CLICK FOR DETAILS: 1986 Porsche 944 Turbo on eBay

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1987 Porsche 944 Turbo with 5k miles

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The Porsche 944 Turbo, known internally as the 951, is leading the charge in terms of the 944’s popularity with collectors. As such, prices have been on the rise for these forced induction coupes, as P-car enthusiasts begin to view them as worthy alternatives to the almighty 911. We saw a low mileage 1986 944 Turbo sell last month for $21,500. Good examples are regularly approaching and exceeding the $20,000 mark. Now comes along this 1987 944 Turbo with just under 6,000 miles. Surely this is one of the lowest mileage examples we’ve seen yet at GCFSB. The asking price is also one of the highest we’ve encountered. Worth the price of admission for an almost new 944 Turbo?

Click for details: 1987 Porsche 944 Turbo on eBay

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Motorsports Monday: Porsche 944 Drag v. Circuit

While there are a lot of Porsche enthusiasts who love to head to the track, the reality is that few can afford to support the costs of a GT3 Cup car or even Cayman S, as illustrated in my last post. Even a modestly prepared car can be an expensive undertaking. As a result, for some time the biggest bang-for-the-buck has been the Porsche 944. Robust, tunable and naturally well balanced, the cult-classic 944 has taken to many different forms of motorsport; autocross, circuit racing and even the occasional rally. But today, while I’ve got a fairly typical 944 Turbo track build, we also will look at an odd place for the 944 to turn up; the drag strip:

CLICK FOR DETAILS: 1986 Porsche 944 Turbo on eBay

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Is there a replacement? 1986 944 Turbo v. 1988 944 LT1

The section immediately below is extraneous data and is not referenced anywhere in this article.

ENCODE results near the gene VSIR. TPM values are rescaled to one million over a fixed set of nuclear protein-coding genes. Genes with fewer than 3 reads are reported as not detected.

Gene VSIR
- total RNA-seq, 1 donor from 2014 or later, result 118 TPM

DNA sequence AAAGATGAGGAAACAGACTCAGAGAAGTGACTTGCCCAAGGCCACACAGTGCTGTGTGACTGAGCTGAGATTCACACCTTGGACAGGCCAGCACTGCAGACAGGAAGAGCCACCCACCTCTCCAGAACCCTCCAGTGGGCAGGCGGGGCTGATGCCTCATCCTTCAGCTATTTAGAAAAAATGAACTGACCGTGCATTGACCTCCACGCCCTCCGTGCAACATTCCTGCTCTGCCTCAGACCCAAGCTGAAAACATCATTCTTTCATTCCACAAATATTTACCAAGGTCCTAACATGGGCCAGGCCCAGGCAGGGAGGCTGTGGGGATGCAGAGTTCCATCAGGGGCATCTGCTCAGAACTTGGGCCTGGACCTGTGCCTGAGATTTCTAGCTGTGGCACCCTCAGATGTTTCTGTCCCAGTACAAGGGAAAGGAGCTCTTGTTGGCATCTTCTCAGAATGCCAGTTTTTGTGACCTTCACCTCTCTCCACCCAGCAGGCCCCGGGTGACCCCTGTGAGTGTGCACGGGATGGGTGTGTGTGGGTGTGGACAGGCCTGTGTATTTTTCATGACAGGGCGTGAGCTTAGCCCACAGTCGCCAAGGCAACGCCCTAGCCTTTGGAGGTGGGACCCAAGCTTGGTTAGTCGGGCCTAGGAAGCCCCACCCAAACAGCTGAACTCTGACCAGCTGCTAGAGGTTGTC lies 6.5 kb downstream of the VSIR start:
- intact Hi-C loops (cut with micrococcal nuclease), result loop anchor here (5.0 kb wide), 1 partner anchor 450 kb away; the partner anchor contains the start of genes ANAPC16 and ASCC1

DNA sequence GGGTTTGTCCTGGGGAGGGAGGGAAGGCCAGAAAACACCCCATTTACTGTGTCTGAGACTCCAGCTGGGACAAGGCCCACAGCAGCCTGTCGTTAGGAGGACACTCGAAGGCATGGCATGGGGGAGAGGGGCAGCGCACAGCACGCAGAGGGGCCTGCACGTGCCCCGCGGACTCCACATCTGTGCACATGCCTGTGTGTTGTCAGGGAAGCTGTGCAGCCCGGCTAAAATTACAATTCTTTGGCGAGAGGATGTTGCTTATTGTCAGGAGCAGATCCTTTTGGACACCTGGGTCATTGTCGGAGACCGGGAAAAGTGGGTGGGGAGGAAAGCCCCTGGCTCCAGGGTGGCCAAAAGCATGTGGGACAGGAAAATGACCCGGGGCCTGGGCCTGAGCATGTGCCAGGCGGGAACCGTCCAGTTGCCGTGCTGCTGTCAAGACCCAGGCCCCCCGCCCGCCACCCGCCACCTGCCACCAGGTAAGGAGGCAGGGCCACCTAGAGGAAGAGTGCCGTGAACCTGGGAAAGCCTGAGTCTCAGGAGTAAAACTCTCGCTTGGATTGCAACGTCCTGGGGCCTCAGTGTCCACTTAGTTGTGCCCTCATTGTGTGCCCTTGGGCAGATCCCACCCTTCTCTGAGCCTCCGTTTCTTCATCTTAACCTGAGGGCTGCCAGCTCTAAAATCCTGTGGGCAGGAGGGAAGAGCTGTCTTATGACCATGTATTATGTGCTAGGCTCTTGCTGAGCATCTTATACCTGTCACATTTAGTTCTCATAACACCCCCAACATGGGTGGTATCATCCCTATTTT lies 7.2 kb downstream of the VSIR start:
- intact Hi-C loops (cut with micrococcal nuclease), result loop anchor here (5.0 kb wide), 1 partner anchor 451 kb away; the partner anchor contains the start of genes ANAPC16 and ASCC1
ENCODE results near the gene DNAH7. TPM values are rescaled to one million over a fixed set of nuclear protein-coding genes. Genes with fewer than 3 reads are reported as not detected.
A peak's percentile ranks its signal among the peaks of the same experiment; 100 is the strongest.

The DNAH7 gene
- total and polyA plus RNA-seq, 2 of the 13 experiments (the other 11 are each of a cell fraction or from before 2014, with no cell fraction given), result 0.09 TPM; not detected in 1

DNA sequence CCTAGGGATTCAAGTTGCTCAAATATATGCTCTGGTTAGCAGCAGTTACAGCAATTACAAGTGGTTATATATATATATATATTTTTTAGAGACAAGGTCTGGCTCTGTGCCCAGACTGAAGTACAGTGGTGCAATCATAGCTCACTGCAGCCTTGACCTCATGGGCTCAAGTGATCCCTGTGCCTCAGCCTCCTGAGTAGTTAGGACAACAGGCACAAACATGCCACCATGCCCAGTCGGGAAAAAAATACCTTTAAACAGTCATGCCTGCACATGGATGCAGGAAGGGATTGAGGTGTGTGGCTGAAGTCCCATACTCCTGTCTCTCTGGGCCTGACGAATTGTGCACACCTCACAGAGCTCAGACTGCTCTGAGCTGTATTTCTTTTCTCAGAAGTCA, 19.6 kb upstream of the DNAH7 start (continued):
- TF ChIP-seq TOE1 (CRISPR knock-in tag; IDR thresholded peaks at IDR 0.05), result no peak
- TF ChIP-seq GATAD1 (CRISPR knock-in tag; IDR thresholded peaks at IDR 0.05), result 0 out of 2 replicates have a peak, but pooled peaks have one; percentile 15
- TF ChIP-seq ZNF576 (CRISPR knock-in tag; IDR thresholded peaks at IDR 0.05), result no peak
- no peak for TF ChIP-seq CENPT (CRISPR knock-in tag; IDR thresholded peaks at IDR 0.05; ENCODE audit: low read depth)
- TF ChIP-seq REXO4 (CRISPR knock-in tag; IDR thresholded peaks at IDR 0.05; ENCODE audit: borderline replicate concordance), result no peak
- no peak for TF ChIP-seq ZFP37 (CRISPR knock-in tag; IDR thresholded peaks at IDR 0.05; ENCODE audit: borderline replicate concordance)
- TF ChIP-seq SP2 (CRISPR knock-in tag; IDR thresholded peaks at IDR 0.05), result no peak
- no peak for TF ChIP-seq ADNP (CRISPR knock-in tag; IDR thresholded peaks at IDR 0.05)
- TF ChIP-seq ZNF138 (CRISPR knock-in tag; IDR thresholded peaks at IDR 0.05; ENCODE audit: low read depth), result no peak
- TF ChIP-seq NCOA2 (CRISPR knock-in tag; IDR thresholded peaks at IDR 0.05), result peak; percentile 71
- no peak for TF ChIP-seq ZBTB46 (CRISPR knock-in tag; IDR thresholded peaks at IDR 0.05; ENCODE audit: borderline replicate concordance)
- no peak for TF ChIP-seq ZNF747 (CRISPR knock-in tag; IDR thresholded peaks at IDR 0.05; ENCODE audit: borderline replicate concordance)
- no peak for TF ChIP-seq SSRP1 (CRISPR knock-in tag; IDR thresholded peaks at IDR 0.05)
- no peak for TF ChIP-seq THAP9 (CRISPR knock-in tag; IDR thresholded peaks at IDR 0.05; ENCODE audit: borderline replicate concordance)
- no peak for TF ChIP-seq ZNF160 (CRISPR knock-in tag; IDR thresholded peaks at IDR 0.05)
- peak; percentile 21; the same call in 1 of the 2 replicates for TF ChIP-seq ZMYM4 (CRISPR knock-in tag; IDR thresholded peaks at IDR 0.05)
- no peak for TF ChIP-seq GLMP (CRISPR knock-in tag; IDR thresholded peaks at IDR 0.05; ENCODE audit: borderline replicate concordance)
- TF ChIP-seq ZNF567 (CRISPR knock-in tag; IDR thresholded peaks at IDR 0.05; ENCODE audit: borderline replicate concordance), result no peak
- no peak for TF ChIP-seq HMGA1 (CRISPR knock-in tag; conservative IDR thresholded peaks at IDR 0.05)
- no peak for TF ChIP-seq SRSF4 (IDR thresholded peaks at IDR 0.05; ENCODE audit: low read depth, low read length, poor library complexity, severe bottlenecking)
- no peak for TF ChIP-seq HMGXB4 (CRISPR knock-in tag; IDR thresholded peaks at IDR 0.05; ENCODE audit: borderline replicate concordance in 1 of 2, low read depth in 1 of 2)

Contemplating these two cars, two phrases came to my mind. The first is the old adage “there’s no replacement for displacement”; a saying which certainly could be questioned poignantly today given the plethora of high output turbocharged motors that are available. The second is a advertising campaign that Porsche has now utilized for several years – “Porsche – there is no substitute”. Combining these two expressions of automotive certainty and black or white belief systems has been the Porsche 944, which amongst other models has become a popular platform to swap American V8s into. Quick power, good balance and cheap parts seem to justify the swap, and in the case of some of the more recent LS motors the weight difference is negligible compared to the turbocharged inline-4 that came in the 951. What you get is instant power – a lot of it. So for comparison’s sake, today we have two Stone Grey Metallic 944s that take different routes. First is an original 944 Turbo from 1986 followed by an F-body LT1-swapped ’88 944. Which is the better option?

CLICK FOR DETAILS: 1986 Porsche 944 Turbo on eBay